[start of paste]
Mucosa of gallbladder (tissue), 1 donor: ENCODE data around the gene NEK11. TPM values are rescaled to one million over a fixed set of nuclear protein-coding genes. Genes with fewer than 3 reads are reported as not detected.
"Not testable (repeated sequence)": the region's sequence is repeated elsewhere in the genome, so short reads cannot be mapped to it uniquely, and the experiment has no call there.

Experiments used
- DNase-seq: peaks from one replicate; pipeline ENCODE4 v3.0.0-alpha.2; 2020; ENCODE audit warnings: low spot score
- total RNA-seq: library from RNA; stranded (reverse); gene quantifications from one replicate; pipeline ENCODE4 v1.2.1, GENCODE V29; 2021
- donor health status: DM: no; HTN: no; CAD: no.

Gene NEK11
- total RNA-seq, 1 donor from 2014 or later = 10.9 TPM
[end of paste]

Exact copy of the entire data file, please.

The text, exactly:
Mucosa of gallbladder (tissue), 1 donor: ENCODE data around the gene NEK11. TPM values are rescaled to one million over a fixed set of nuclear protein-coding genes. Genes with fewer than 3 reads are reported as not detected.
"Not testable (repeated sequence)": the region's sequence is repeated elsewhere in the genome, so short reads cannot be mapped to it uniquely, and the experiment has no call there.

Experiments used
- DNase-seq: peaks from one replicate; pipeline ENCODE4 v3.0.0-alpha.2; 2020; ENCODE audit warnings: low spot score
- total RNA-seq: library from RNA; stranded (reverse); gene quantifications from one replicate; pipeline ENCODE4 v1.2.1, GENCODE V29; 2021
- donor health status: DM: no; HTN: no; CAD: no.

Gene NEK11
- total RNA-seq, 1 donor from 2014 or later = 10.9 TPM